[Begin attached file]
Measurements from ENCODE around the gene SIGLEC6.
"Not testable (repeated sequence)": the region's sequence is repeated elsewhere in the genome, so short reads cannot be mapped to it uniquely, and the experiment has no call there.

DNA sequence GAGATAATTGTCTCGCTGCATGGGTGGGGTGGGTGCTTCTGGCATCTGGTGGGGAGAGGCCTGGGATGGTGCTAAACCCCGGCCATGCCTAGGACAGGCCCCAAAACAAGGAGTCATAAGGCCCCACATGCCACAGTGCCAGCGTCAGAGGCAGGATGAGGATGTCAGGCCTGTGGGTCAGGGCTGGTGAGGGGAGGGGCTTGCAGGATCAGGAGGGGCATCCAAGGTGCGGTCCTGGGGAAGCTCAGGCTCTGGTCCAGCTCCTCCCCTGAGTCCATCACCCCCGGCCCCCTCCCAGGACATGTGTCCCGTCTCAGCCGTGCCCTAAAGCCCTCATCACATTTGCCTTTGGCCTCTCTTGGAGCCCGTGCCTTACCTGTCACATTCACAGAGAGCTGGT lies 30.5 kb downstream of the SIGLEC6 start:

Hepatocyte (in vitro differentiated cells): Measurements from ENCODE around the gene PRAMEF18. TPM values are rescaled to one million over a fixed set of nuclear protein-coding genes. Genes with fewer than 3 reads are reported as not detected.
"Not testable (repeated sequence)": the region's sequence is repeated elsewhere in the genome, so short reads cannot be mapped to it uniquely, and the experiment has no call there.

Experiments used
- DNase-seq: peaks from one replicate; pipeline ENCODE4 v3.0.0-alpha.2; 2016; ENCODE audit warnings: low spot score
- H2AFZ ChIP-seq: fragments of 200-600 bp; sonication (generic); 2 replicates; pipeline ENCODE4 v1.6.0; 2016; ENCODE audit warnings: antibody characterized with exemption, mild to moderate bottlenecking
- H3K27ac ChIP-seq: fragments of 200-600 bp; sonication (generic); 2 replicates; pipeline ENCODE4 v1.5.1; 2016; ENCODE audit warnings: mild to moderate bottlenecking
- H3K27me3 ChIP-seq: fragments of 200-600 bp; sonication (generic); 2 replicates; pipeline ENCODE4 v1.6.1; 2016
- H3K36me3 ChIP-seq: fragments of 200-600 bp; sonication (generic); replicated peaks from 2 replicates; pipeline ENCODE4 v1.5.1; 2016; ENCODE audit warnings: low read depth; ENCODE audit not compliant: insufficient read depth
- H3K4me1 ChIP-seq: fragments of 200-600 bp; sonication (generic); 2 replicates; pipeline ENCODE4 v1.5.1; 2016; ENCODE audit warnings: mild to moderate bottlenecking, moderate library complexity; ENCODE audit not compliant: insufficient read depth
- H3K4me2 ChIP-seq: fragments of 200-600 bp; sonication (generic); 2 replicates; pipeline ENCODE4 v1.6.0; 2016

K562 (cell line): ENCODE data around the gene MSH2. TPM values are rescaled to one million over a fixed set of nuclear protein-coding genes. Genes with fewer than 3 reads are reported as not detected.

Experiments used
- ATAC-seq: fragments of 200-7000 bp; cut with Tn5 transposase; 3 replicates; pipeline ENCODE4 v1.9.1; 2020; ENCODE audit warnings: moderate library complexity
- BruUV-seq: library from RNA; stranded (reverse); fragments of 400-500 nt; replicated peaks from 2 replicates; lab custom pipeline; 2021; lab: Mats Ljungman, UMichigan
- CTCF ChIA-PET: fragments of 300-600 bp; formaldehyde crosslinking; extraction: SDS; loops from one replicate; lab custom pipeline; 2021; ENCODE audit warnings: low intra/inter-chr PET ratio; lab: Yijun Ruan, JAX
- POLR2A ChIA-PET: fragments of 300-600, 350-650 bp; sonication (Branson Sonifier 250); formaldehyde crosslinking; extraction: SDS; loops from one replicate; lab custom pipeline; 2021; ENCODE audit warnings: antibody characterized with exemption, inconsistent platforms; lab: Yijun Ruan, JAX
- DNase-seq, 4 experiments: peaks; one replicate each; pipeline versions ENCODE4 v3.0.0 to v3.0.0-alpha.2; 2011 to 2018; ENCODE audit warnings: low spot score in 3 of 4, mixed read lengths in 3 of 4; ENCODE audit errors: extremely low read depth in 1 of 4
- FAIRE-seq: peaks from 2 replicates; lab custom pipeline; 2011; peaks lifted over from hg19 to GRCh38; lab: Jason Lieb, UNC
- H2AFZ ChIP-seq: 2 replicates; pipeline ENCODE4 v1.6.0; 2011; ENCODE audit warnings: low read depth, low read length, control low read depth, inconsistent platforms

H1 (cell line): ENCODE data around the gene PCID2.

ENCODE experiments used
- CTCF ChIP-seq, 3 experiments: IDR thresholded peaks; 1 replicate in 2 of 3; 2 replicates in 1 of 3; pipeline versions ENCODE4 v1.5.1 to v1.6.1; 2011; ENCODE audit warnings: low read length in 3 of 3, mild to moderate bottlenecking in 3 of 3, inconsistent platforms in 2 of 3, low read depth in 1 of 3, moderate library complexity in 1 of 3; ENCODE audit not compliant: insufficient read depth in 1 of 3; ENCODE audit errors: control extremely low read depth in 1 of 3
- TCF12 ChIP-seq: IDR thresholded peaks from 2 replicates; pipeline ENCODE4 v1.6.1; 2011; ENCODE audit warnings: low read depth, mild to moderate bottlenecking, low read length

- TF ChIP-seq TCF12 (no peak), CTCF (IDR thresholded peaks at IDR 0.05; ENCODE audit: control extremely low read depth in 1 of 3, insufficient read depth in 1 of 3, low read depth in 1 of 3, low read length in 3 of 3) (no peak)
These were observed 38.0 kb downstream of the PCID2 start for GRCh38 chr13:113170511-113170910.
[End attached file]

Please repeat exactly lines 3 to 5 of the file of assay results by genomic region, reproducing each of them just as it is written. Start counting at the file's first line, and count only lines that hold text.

DNA sequence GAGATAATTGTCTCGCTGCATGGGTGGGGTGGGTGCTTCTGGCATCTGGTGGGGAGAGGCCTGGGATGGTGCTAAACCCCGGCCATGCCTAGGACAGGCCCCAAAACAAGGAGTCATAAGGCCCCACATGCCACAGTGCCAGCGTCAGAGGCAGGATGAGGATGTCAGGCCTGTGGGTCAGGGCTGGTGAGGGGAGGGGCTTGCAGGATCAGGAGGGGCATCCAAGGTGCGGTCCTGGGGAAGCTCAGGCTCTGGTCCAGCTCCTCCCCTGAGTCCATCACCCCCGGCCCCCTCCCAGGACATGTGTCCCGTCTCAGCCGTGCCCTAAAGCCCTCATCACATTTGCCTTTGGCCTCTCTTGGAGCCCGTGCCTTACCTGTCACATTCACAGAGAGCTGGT lies 30.5 kb downstream of the SIGLEC6 start:

Hepatocyte (in vitro differentiated cells): Measurements from ENCODE around the gene PRAMEF18. TPM values are rescaled to one million over a fixed set of nuclear protein-coding genes. Genes with fewer than 3 reads are reported as not detected.
"Not testable (repeated sequence)": the region's sequence is repeated elsewhere in the genome, so short reads cannot be mapped to it uniquely, and the experiment has no call there.